One of the very first skills taught to children in the early years of life is how to brush their teeth. Small children, who are often sensitive to the physical sensation of it, don’t always take it in stride. However, it soon becomes routine in childhood and automatic in adulthood, with the daily ritual of brushing and flossing done twice or more continuing into the future. In later years of life, they may be brushing fewer of their original teeth, or none at all. 

For the elderly entering long term and post-acute care (LT/PAC) facilities, the charge of brushing and flossing carries on, usually with the help of a certified nurse assistant (CNA).

While moving into an LT/PAC center may mark a new beginning, there is hardly anything new about a resident’s teeth. They may reflect the resident’s physical abilities, medications, and undiagnosed oral or other medical conditions. Taking oral hygiene a step further, to knowing the hidden signs of these conditions and how they appear, can make a difference to the resident’s oral and overall health.

Undiagnosed Outcomes

Often, oral conditions in the elderly are largely unknown. “Some of the most common oral health issues in the elderly population include undiagnosed and untreated periodontal disease, undiagnosed and untreated dental caries, difficulty with swallowing due to dry mouth, and undiagnosed and untreated dental infections,” says Sal Selvaggio, DDS, who had a private practice in general dentistry for 36 years in the District of Columbia.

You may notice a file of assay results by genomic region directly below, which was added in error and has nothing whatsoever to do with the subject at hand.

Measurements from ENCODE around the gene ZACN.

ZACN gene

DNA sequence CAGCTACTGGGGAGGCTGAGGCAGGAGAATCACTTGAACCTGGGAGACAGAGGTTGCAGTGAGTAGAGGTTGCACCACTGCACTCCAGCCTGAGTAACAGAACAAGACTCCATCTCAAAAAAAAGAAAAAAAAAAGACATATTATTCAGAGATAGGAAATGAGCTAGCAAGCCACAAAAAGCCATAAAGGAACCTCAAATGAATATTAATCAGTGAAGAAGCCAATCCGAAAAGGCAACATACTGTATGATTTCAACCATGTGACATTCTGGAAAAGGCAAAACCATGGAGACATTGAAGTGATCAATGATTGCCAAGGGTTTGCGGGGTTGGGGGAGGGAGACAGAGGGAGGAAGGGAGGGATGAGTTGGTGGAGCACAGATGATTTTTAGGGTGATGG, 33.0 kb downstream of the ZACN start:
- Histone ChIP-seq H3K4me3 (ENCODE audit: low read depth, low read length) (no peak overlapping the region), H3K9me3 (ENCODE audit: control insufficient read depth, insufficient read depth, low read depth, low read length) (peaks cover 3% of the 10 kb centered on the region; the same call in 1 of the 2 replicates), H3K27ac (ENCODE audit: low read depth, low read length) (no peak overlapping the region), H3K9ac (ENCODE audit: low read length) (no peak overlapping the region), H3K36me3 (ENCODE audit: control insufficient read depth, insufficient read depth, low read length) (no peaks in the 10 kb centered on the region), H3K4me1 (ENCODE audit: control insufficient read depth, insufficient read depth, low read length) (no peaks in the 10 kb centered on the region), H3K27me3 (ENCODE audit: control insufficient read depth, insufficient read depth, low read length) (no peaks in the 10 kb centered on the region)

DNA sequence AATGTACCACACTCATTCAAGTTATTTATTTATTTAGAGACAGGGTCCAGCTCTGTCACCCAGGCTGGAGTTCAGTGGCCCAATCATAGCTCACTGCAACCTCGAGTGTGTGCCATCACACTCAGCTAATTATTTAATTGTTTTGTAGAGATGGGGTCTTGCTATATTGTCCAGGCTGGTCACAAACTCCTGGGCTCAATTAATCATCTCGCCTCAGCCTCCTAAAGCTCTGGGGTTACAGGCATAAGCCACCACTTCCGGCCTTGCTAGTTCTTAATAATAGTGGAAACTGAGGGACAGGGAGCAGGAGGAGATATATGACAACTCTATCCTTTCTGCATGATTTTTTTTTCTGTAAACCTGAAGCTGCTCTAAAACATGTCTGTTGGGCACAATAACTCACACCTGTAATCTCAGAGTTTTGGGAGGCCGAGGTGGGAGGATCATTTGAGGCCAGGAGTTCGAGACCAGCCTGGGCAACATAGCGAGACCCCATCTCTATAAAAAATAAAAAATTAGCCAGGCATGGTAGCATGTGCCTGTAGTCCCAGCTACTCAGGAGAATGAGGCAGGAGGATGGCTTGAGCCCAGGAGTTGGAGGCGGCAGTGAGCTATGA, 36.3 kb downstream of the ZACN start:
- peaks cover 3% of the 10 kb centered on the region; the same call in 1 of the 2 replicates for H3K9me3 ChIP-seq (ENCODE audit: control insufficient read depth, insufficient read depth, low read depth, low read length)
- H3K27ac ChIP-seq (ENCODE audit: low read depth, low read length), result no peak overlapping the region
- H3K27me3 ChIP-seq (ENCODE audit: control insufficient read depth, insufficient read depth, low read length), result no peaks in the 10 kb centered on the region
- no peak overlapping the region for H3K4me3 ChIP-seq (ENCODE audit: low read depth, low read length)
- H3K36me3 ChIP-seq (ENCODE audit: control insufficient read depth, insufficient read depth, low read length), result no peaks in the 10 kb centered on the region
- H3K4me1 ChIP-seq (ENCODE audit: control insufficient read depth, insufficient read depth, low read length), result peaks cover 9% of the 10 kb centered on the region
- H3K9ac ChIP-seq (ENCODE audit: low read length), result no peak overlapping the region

During his tenure as a dentist, Selvaggio treated a number of long-term patients who also became long term care (LTC) patients. Undiagnosed periodontal disease, many times unseen, can lead to a large number of problems, he says.

“It has sometimes been called an intra oral bedsore,” he says. “For example, if a patient in an LTC center has a bedsore, it is considered a real problem that can lead to many bad outcomes. Because periodontal disease is not readily visible, a large area of undiagnosed inflammation can cause multiple problems.”

Those problems include oral infections and the increase in circulating inflammatory factors that can have an effect on multiple organs and pre-existing diseases.

Oral Trouble Triggers Body Trouble

Poor oral health can also affect other health conditions in the body, says Selvaggio. These include an exacerbation of diabetes; aspiration pneumonia; possible contributing factors to stroke, heart disease, and dementia; and poor nutrition causing weight loss.

According to the Centers for Disease Control and Prevention (CDC), oral diseases and conditions are common among older Americans who grew up without the community water fluoridation and other fluoride products. Those with the poorest oral health are those who have economic disadvantages, lack insurance, and are members of racial and ethnic minorities. Individuals with disabilities also have an increased risk of poor oral health, CDC says.